By Helen Sause
Alameda Point will be a brand new neighborhood in our City. When I think of what I would expect to have nearby my home, I think of neighbors who live in big or small houses, apartments or condos, who can walk to public transit and jobs. I think of the neighborhood coffee and tea houses, shops for shoe repair or framing, a post office, churches and having our children able to walk to school and parks.
The discussions of Alameda Point have mostly focused on the types of housing that is to be built there. This is critical since it has a major impact on the planning of a neighborhood. But let's not be blind to the uses that really make a neighborhood. Most of them take years to plan, finance and get built, so we need to be incorporating them as part of the plans for Alameda Point NOW and ensure they are included in the process.
Bayport, KB Homes and Bruzzone are examples of neighborhoods built with no thought other than housing alone, built with none of the above uses other than some park area and a school. I believe that most of us would rather live in a neighborhood where a child can walk or bike to the store, where we can walk or bike to work or public transit, or meet a friend for coffee.
Examples of neighborhoods that incorporate a mixture of uses and services can be found all throughout Alameda in a broad range of housing types - from big houses to small cottages, condos and apartments, as well as neighborhood retail, parks, schools and access to public transit. This mixed use exemplifies the charm and neighborhood feeling so loved by many Alamedans.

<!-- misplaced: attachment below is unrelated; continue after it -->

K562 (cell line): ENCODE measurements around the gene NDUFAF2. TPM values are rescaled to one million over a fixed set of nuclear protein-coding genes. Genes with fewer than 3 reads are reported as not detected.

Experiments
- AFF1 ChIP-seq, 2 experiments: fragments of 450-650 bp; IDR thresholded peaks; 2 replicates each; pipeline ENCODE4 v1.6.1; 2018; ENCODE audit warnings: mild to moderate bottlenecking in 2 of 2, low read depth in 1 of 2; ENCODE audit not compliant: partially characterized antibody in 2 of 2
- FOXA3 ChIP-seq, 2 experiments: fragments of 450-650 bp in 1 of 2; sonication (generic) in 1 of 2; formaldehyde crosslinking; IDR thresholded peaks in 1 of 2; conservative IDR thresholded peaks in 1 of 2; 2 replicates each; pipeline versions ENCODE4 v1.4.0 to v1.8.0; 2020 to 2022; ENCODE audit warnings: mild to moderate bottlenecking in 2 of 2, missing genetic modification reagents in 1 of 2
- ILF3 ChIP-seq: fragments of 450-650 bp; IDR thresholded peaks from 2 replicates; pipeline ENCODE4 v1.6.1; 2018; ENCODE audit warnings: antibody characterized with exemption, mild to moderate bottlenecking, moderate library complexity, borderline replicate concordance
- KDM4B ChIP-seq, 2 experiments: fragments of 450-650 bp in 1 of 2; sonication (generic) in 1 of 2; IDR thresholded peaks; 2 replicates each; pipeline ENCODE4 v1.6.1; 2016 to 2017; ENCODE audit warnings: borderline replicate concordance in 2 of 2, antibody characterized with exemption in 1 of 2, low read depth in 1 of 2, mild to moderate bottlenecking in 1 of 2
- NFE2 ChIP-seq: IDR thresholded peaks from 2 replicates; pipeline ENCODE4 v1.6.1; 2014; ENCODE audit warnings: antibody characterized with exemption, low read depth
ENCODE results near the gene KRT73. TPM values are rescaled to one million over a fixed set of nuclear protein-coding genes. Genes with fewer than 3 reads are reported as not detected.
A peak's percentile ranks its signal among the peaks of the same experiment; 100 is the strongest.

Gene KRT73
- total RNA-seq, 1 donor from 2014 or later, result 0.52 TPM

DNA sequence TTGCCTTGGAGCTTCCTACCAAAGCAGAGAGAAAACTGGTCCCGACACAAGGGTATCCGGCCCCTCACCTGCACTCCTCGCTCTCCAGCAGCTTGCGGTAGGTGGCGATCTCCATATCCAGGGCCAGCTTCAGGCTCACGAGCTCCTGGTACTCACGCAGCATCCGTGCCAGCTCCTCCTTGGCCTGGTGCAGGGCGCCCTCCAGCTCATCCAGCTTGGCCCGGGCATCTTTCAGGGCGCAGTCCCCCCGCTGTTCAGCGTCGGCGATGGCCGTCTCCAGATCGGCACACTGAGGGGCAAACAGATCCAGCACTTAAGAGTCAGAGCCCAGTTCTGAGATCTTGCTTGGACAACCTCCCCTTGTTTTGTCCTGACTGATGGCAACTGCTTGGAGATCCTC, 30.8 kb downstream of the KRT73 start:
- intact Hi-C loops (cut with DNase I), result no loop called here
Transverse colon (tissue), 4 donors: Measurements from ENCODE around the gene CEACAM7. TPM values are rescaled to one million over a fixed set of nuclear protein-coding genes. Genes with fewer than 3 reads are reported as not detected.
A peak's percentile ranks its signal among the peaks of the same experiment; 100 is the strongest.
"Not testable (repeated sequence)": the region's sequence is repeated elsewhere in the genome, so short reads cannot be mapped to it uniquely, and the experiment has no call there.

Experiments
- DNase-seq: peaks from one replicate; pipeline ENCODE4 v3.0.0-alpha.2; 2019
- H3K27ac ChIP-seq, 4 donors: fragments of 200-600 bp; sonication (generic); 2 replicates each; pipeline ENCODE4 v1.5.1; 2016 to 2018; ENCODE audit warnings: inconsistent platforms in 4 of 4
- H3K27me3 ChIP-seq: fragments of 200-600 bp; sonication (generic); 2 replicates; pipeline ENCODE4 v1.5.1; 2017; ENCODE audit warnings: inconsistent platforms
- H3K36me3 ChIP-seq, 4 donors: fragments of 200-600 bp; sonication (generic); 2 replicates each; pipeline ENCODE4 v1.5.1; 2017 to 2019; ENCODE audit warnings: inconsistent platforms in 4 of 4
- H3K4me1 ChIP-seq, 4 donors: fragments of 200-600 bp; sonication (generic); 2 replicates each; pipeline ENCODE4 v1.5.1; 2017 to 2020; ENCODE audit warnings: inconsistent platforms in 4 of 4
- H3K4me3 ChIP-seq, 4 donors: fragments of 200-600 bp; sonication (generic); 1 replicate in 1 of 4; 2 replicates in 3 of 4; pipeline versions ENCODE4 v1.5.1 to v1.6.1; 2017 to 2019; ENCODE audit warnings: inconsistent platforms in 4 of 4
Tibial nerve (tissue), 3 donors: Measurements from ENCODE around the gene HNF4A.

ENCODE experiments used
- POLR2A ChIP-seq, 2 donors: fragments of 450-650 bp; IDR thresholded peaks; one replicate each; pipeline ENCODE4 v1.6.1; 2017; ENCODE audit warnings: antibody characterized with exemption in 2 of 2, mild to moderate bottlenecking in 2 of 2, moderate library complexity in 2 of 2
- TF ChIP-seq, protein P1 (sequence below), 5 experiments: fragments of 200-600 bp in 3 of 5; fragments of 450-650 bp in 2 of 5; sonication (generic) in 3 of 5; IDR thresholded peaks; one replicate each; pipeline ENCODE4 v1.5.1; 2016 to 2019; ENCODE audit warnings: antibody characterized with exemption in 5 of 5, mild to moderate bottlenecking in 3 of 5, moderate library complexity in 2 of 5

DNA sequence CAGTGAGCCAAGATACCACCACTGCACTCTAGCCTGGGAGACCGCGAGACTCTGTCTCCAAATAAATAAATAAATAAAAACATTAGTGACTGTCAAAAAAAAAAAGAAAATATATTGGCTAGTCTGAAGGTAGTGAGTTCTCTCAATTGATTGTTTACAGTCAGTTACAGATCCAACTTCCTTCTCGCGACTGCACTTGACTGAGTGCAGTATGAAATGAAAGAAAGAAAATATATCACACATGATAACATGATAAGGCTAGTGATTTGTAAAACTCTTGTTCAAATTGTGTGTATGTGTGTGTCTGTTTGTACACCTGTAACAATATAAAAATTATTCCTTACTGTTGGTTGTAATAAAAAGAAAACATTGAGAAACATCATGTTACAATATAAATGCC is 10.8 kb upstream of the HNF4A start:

Let's consider the various elements that make these uses viable besides a mixture of housing types.
Commercial: Alameda Point has about 4 million square feet of commercial space to be developed as part of the plan, including industrial, commercial, and research and development uses. Who will develop it? How will it fit in with the goal of a jobs / housing balance? How does the timing of this fit in with the development of housing to provide jobs and reduce the likelihood of off-Island commutes?
Retail: How much? What kind? Will we achieve the neighborhood retail we all say we want to see or will there be just large stores clustered away from our neighborhoods?
Amenities: Which ones? Post office? Schools? Parks? Branch library? Churches?
Public transit: What is needed to serve Alameda Point AND the entire Island? Who is seriously planning this? Is it being integrated with other developments on the books at Alameda Landing, the Northern Waterfront and the Coast Guard housing site? What agencies and communities (Oakland / San Leandro, for example) are engaged in this planning? How firmly committed arethey to this critical piece of the development?